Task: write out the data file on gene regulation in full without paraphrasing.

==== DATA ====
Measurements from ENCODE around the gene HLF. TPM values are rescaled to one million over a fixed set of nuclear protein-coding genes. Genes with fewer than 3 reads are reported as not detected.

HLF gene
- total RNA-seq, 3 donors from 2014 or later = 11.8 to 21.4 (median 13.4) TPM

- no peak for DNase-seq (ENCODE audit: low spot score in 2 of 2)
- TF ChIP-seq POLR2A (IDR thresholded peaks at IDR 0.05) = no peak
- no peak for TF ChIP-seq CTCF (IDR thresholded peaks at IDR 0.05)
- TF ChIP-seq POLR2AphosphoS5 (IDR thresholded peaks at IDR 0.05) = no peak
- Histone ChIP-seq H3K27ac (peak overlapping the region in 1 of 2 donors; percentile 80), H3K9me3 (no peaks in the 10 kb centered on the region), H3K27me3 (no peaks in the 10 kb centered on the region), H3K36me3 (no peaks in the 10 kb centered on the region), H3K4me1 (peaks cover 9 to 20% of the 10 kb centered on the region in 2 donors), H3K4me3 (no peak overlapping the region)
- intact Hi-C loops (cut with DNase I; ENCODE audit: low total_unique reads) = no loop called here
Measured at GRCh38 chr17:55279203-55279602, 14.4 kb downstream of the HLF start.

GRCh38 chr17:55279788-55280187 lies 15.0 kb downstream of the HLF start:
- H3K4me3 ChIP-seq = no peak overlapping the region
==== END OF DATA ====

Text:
Measurements from ENCODE around the gene HLF. TPM values are rescaled to one million over a fixed set of nuclear protein-coding genes. Genes with fewer than 3 reads are reported as not detected.

HLF gene
- total RNA-seq, 3 donors from 2014 or later = 11.8 to 21.4 (median 13.4) TPM

- no peak for DNase-seq (ENCODE audit: low spot score in 2 of 2)
- TF ChIP-seq POLR2A (IDR thresholded peaks at IDR 0.05) = no peak
- no peak for TF ChIP-seq CTCF (IDR thresholded peaks at IDR 0.05)
- TF ChIP-seq POLR2AphosphoS5 (IDR thresholded peaks at IDR 0.05) = no peak
- Histone ChIP-seq H3K27ac (peak overlapping the region in 1 of 2 donors; percentile 80), H3K9me3 (no peaks in the 10 kb centered on the region), H3K27me3 (no peaks in the 10 kb centered on the region), H3K36me3 (no peaks in the 10 kb centered on the region), H3K4me1 (peaks cover 9 to 20% of the 10 kb centered on the region in 2 donors), H3K4me3 (no peak overlapping the region)
- intact Hi-C loops (cut with DNase I; ENCODE audit: low total_unique reads) = no loop called here
Measured at GRCh38 chr17:55279203-55279602, 14.4 kb downstream of the HLF start.

GRCh38 chr17:55279788-55280187 lies 15.0 kb downstream of the HLF start:
- H3K4me3 ChIP-seq = no peak overlapping the region